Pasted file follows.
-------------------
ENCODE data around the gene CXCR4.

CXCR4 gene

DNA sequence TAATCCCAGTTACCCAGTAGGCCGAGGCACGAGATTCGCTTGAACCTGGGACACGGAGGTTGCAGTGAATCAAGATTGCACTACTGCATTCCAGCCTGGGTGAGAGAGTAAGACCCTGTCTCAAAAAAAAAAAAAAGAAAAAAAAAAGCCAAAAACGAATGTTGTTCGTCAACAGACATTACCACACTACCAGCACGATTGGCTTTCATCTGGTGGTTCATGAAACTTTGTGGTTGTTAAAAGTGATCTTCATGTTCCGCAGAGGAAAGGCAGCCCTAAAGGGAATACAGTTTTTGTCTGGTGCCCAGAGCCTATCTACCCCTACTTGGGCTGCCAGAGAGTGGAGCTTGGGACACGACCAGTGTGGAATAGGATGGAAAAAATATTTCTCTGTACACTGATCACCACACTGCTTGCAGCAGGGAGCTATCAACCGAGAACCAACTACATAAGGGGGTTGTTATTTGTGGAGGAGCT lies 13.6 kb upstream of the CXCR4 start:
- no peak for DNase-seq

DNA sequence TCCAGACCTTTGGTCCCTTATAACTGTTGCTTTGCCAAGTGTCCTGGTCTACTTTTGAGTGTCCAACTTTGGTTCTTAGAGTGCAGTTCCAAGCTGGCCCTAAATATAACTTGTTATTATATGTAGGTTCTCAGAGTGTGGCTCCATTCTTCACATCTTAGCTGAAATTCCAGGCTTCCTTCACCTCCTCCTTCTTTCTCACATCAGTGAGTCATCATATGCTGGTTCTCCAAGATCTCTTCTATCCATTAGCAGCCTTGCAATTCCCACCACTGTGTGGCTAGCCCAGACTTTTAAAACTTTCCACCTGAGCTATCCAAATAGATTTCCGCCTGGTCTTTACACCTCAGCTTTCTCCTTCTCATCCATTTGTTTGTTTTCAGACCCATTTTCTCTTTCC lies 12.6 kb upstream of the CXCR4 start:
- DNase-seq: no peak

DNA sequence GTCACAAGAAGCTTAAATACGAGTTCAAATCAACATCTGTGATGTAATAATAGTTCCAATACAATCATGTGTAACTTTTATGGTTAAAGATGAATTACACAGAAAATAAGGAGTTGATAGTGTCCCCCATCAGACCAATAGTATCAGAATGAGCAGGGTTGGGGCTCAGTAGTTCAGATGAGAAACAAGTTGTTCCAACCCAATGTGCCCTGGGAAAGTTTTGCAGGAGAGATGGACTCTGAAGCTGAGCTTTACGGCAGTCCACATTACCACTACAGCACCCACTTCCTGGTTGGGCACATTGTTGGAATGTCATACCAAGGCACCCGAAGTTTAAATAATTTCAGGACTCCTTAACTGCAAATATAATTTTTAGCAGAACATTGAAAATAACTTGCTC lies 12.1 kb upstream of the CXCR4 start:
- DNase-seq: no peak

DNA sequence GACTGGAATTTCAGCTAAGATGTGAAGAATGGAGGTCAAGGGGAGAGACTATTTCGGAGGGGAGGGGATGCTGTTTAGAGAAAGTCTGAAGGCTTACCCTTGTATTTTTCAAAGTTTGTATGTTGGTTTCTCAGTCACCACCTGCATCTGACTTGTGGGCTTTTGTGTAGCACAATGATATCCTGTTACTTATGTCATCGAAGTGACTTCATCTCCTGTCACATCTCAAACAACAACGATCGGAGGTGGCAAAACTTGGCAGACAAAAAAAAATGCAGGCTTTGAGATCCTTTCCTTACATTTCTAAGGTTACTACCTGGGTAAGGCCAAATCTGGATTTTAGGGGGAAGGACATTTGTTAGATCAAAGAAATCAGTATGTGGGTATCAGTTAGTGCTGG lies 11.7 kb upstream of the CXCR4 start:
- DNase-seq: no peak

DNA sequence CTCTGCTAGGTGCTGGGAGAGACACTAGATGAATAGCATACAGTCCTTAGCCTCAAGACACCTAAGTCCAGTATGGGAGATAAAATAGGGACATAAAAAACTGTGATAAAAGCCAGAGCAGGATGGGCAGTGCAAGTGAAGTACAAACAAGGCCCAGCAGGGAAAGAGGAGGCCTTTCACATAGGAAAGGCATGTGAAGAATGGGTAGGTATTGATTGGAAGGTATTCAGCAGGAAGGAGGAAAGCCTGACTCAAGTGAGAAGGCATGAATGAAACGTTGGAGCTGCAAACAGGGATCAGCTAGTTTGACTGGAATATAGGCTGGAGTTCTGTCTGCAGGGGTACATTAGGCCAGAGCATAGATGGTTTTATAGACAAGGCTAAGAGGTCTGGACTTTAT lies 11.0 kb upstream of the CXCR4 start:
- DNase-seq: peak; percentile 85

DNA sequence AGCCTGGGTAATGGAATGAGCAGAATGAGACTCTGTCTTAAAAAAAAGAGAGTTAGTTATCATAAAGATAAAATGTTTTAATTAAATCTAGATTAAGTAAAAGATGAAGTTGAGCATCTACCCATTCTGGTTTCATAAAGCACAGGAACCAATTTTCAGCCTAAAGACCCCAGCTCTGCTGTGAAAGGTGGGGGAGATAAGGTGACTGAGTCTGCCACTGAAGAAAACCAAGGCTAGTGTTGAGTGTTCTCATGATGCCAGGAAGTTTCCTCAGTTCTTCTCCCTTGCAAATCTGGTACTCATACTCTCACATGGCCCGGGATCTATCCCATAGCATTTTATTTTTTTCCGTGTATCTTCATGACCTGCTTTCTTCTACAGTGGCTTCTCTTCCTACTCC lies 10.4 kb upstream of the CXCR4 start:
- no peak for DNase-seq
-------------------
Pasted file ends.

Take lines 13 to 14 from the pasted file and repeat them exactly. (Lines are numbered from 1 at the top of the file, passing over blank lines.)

DNA sequence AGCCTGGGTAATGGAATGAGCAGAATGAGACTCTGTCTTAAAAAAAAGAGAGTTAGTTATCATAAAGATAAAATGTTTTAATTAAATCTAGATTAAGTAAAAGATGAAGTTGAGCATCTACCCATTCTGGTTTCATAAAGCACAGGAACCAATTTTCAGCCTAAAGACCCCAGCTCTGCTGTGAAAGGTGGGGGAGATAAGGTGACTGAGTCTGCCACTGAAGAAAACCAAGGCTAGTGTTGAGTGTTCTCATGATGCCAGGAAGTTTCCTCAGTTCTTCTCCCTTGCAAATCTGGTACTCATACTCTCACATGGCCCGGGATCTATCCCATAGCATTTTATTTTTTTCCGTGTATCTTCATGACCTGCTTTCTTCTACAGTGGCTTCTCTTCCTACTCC lies 10.4 kb upstream of the CXCR4 start:
- no peak for DNase-seq